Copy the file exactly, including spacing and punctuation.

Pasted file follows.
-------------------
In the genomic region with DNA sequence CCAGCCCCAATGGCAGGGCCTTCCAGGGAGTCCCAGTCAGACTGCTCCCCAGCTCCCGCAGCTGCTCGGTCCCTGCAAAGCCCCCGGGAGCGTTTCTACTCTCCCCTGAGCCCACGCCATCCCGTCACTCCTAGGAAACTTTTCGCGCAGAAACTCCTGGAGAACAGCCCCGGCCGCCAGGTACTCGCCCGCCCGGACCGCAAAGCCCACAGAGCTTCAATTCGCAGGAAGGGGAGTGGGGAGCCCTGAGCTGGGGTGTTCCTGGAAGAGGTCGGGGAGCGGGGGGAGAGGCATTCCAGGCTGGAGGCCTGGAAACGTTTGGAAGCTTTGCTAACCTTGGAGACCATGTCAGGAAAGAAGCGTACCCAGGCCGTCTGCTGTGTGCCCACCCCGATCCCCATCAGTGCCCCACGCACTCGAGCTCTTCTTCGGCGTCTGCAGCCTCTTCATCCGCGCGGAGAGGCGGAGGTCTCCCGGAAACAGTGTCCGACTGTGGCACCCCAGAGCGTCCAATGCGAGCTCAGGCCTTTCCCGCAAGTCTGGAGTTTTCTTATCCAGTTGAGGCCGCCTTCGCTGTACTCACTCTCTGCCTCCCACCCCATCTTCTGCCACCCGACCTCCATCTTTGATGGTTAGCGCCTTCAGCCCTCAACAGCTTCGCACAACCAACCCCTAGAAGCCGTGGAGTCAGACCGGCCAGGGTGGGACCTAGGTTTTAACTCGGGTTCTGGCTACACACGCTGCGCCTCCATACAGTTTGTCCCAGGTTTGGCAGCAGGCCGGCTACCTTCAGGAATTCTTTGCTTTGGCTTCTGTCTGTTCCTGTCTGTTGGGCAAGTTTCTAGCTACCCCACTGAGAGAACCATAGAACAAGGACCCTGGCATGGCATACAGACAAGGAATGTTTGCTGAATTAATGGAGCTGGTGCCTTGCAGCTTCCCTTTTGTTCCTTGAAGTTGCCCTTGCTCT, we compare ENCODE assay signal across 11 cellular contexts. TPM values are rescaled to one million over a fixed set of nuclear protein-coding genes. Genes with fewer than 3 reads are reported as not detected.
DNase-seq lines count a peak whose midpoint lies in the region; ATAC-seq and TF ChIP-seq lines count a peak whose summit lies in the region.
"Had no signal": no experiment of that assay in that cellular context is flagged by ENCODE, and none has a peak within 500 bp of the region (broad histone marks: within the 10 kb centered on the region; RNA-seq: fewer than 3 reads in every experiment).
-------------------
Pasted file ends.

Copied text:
In the genomic region with DNA sequence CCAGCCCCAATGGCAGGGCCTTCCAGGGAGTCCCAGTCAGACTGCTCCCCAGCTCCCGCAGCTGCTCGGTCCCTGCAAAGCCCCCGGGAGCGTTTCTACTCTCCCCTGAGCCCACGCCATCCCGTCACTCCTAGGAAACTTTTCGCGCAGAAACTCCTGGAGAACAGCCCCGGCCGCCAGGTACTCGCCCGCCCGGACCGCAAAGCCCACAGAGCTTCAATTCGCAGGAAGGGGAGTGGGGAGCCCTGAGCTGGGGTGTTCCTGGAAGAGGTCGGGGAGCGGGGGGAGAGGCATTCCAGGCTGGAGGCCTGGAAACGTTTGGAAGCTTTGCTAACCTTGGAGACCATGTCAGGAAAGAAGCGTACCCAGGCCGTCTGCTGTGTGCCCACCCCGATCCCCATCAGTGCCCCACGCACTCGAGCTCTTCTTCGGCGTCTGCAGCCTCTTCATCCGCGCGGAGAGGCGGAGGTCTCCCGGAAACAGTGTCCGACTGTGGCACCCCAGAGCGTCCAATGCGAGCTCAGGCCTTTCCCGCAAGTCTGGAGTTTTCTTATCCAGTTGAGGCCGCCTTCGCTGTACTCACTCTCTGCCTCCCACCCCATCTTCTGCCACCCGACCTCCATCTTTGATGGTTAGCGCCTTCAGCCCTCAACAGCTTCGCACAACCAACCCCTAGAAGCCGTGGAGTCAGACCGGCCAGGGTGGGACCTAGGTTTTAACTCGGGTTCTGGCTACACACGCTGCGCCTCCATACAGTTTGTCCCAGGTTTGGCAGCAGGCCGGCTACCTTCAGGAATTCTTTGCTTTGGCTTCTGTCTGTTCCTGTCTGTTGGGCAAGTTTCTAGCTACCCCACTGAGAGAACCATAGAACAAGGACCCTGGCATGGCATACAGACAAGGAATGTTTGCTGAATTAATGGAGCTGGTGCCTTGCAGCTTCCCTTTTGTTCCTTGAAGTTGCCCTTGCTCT, we compare ENCODE assay signal across 11 cellular contexts. TPM values are rescaled to one million over a fixed set of nuclear protein-coding genes. Genes with fewer than 3 reads are reported as not detected.
DNase-seq lines count a peak whose midpoint lies in the region; ATAC-seq and TF ChIP-seq lines count a peak whose summit lies in the region.
"Had no signal": no experiment of that assay in that cellular context is flagged by ENCODE, and none has a peak within 500 bp of the region (broad histone marks: within the 10 kb centered on the region; RNA-seq: fewer than 3 reads in every experiment).